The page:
Despite Science, Police Still Add 'Biting' to Charges Against People With HIV
December 20, 2017
On Saturday, Aug. 12, 2017, Dewey, who uses "they" and "them" pronouns, was part of Chicago's Slutwalk march. Slutwalk is a movement of protest marches calling for an end to rape culture and victim blaming. It originated as a protest against the police telling women that, to avoid rape, they needed to stop dressing like sluts.
At Slutwalk, both in Chicago and in other cities, some marchers dress in clothing that is considered revealing or provocative to promote the message that the full responsibility for sexual assault always falls on the perpetrator and never on the survivor. That day, Dewey showed up in a tutu.
As the march wound down, Chicago police officers arrested three organizers and placed them in a police vehicle. Dewey was among dozens of marchers who, from the sidewalk, demanded the release of their friends. In response, police moved in. As they did, Dewey fell, their bicycle toppled on top of them, and police piled onto them. An officer stepped on Dewey's head. Dewey was then arrested, handcuffed and, though injured, taken to the 18th district police precinct.
Though Dewey did not ask for, consent to, or desire increased medical treatment, police officers took them to Rush Hospital. There, a police officer and a medical professional demanded that Dewey consent to have their blood taken, claiming that a police officer said that Dewey had bitten his or her ankle.
Dewey denied -- and continues to deny -- biting anyone. But, surrounded by police and medical personnel at the hospital, they felt coerced into consenting to a blood test because of their HIV status.
Dewey is now facing charges of aggravated battery on a police officer for allegedly biting a Chicago police officer and aggravated assault on a police officer for allegedly attempting to bite a Chicago police commander. While in court awaiting a bond hearing, the prosecutor revealed that Dewey is HIV positive, thus publicly exposing Dewey's status to not only to the judge and courtroom attendees, but also to the public record. Bond was set at $100,000, an exorbitant amount that could have kept Dewey in jail for months as they awaited their day in court.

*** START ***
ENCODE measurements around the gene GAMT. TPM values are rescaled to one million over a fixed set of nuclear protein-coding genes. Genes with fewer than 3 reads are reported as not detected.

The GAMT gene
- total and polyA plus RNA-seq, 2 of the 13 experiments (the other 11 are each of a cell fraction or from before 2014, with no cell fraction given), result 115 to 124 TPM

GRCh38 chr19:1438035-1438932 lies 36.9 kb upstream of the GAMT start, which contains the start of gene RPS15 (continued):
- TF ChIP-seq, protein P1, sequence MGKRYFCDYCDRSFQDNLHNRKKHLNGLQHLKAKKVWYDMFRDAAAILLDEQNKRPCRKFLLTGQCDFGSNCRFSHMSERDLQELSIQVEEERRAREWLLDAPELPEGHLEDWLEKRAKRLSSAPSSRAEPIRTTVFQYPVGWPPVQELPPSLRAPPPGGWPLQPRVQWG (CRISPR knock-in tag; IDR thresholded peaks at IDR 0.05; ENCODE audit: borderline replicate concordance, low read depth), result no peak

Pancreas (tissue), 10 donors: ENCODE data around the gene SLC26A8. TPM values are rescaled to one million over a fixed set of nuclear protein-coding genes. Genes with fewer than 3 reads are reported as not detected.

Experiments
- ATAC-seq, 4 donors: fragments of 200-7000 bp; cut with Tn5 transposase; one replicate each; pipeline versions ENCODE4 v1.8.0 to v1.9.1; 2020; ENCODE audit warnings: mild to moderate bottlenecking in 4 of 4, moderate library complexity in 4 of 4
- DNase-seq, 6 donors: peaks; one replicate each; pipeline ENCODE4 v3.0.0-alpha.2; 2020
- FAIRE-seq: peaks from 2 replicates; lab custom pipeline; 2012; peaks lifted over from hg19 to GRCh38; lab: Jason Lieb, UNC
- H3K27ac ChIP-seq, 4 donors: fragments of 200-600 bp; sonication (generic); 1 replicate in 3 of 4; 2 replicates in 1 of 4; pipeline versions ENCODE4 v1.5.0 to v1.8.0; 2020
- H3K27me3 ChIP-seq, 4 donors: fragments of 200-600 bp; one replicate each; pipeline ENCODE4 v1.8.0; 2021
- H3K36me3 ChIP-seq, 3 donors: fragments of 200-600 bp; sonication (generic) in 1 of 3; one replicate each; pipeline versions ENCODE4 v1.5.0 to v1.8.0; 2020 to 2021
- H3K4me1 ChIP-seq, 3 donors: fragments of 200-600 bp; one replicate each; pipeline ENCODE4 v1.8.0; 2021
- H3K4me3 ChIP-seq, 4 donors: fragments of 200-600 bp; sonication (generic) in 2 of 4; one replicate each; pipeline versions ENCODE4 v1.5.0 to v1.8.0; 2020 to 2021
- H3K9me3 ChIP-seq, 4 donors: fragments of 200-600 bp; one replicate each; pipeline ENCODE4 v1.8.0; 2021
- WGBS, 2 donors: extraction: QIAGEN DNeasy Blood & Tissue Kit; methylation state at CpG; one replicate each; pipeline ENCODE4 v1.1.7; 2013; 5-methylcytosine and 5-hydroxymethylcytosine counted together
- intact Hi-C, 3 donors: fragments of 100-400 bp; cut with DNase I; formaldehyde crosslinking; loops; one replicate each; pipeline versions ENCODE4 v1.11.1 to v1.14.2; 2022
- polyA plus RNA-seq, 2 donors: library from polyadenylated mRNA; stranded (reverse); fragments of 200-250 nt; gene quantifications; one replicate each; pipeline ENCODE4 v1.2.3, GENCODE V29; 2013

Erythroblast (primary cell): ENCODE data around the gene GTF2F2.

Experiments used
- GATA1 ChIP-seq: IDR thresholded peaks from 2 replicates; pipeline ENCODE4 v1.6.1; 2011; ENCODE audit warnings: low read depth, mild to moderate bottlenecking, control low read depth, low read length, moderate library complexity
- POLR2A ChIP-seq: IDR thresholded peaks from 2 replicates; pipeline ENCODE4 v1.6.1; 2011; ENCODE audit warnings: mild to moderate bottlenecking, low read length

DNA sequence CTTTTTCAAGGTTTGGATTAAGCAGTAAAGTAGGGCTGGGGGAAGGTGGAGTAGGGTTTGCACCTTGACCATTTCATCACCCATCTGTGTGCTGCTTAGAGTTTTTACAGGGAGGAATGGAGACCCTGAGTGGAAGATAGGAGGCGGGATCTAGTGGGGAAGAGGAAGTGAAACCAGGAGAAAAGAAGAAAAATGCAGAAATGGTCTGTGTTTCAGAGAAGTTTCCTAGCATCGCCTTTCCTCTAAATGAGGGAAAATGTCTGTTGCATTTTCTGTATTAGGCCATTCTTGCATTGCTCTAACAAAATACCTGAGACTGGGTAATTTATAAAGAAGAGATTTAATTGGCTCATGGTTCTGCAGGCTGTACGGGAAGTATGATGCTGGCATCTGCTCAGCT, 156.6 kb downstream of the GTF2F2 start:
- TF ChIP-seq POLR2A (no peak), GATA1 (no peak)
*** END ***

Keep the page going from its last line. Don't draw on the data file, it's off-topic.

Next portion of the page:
Fortunately, the Chicago Community Bond Fund, a revolving fund that pays bonds for people jailed in Cook County simply for being unable to afford bail, immediately posted the 10% (or $10,000) needed for Dewey's release. Illinois has an HIV criminalization statute and an HIV enhancement. Neither of these have been levied against Dewey. However, they still face aggravated battery, a felony that, upon conviction, carries a three-to-seven-year prison sentence.
People With HIV Often Charged With Biting Law Enforcement
Dewey is not the first -- or only -- person living with HIV to face prosecution for allegedly biting a law enforcement official. Dewey's support team point to the arrest and prosecution of Gary Lawman, an activist living with HIV, sixteen years earlier. On June 24, 1991, ACT UP protested the American Medical Association meeting in Chicago. Police responded with violence and, in the course of disrupting the protest, arrested 31-year-old Gary Lawman. He was charged with battery and disarming a Chicago police officer. Prosecutors accused him of biting one officer's hand and pulling a gun from the holster of another officer, though video of the protest apparently showed him scuffling with, but not biting, any officers. Nonetheless, Lawman's bond was set at $25,000.
The state attorney's office obtained an order to test Lawman's blood for HIV, but later recalled the order, acknowledging that it "had no probable cause to test the defendant without his consent." The charges against Lawman were eventually dropped. Lawman, who suffered a broken nose and a cut above his left eye requiring five stitches, later successfully sued the Chicago Police Department for his injuries.
"We have known since the 1980s that HIV is not transmitted by spitting and biting," Catherine Hanssens, the founder of the Center for HIV Law Policy, told WNYC in a September interview. "We've known for a long time that those don't transmit."
Numerous medical organizations, including the American Medical Association, American Psychological Association, National Association of County and City Health Officials, and the U.S. Conference of Mayors, have called for the modernization of HIV criminalization laws. Even the American Association of Prosecuting Attorneys is calling for modernization of the laws under which they currently charge and imprison people, stating: "There are no known cases of a law enforcement officer getting infected with HIV in the line of duty through [spitting or biting]. That is because this type of contact with an HIV-positive person poses little or no risk of HIV transmission." However, this display of understanding of modern medicine and outdated law by an association of prosecutors has not prevented individual prosecutor's offices from continuing to use these laws against people in the courtroom.